MySQL 5.6.5 and later supports transactional replication based on global transaction identifiers (GTIDs). When using this type of replication, it is not necessary to work directly with log files or positions within these files, which greatly simplifies many common replication tasks. Because replication using GTIDs is entirely transactional, consistency between master and slave is guaranteed as long as all transactions committed on the master have also been applied on the slave. For more information about GTIDs and GTID-based replication, see Section 17.1.3, “Replication with Global Transaction Identifiers”.

Replication is controlled through a number of different options and variables. These control the core operation of the replication, timeouts, and the databases and filters that can be applied on databases and tables. For more information on the available options, see Section 17.1.4, “Replication and Binary Logging Options and Variables”.

You can use replication to solve a number of different problems, including problems with performance, supporting the backup of different databases, and as part of a larger solution to alleviate system failures. For information on how to address these issues, see Section 17.3, “Replication Solutions”.

For notes and tips on how different data types and statements are treated during replication, including details of replication features, version compatibility, upgrades, and problems and their resolution, including an FAQ, see Section 17.4, “Replication Notes and Tips”.

For detailed information on the implementation of replication, how replication works, the process and contents of the binary log, background threads and the rules used to decide how statements are recorded and replication, see Section 17.2, “Replication Implementation”.

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User Comments
  Posted by on December 18, 2002
Handy mysql log rotation script. For those not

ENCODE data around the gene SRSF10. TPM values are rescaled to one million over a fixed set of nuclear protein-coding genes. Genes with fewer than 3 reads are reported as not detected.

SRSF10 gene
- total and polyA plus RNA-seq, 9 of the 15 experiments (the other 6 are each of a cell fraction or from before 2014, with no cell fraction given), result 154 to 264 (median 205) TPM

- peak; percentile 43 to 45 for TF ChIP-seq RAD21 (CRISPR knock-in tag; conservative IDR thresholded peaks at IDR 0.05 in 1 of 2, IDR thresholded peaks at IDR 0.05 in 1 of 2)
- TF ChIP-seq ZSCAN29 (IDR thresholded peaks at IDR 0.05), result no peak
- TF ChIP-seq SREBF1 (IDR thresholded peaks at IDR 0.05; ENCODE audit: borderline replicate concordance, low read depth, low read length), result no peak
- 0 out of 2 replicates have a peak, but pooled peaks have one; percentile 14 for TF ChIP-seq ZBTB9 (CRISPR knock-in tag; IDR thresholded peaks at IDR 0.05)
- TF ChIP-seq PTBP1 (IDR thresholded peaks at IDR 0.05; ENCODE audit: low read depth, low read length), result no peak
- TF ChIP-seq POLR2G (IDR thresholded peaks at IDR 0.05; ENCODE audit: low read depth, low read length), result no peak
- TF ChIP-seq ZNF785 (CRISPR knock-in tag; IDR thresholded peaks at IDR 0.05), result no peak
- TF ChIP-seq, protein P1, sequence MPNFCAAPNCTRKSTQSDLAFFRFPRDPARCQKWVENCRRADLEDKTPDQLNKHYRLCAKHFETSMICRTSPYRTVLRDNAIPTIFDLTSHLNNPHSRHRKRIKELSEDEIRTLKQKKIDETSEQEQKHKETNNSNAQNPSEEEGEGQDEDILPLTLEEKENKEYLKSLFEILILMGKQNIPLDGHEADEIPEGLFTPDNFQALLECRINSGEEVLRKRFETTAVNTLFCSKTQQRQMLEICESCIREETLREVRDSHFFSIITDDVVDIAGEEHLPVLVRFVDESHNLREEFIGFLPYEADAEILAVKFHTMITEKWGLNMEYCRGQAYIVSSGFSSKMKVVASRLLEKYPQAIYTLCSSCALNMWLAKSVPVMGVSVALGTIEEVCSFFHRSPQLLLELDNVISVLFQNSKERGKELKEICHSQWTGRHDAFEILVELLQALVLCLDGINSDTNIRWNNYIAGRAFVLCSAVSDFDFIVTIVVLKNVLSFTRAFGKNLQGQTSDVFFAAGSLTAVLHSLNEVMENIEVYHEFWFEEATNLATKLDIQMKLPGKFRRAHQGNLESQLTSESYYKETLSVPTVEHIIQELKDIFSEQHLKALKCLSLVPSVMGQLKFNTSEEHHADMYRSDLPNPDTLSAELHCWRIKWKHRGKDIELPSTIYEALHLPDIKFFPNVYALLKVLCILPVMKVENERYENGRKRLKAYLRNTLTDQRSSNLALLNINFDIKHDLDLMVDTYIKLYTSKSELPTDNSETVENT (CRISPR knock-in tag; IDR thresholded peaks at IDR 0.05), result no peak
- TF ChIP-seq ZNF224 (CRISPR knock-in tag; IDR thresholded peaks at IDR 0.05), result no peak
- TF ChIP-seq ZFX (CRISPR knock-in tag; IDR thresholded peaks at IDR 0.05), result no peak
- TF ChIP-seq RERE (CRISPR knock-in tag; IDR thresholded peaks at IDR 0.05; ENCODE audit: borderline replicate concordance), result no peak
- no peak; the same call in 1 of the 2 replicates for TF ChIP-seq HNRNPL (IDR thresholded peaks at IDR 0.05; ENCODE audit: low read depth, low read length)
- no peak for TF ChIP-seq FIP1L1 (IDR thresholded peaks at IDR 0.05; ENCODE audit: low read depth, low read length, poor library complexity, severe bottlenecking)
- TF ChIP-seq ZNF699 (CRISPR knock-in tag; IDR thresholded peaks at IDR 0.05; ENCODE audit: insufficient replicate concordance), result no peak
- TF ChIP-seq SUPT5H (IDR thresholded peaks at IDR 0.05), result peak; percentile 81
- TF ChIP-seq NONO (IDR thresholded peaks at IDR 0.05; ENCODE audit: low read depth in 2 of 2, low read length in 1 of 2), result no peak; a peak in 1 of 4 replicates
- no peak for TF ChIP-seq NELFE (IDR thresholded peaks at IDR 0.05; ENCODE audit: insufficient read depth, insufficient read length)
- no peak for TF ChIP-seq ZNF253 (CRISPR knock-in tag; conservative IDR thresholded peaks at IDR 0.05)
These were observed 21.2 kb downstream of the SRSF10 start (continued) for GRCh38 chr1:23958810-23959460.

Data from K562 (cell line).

using any chroot environements, comment out both
lines in #chroot section. Set MYSQL_HOME QUERYLOG
SLOWLOG ERRLOG appropiately.

# MySQL log rotation

# chroot

# mysql

# most universal method for calculating
yesterday's date in YYYYMMDD format
DATE=`/usr/bin/perl -e


if ! [ -s ${PID_FILE} ]; then
echo " Error: pid file not found."
exit 1;


echo -n "Rotating logs: "

if [ -e ${QUERYLOG} ]; then
echo -n "querylog "
if [ -e ${SLOWLOG} ]; then
echo -n "slowlog "
/bin/mv ${SLOWLOG} ${SLOWLOG}.${DATE}
if [ -e ${ERRLOG} ]; then
echo -n "errlog "
/bin/mv ${ERRLOG} ${ERRLOG}.${DATE}

/bin/kill -1 $PID
Run from cron at midnight.
  Posted by S Harper on June 19, 2008
To answer the above question, in the current version, replication supports parallel processing for reads, but you have to be extremely careful for writes.

There is, however, a way around the write limitations in most application situations.

Let's say you have two websites: Each site _could_ be (and in many default situations is) hosted on its own server with its own cpu and MySQL database.

The problems inherent in that situation are reliability (uptime), waste of system resources and lack of flexibility with system resources.

So instead you setup both websites to run on both servers. (Details of IP level load balancing are beyond the scope of this post, but there are lots of options available.) Now, if you've limited your application appropriately, you could setup both servers to write to each other, but I personally wouldn't recommend that you accept that limitation, as it can be fraught with hidden dangers.

Besides, in most applications, the vast majority of the load is reads, not writes.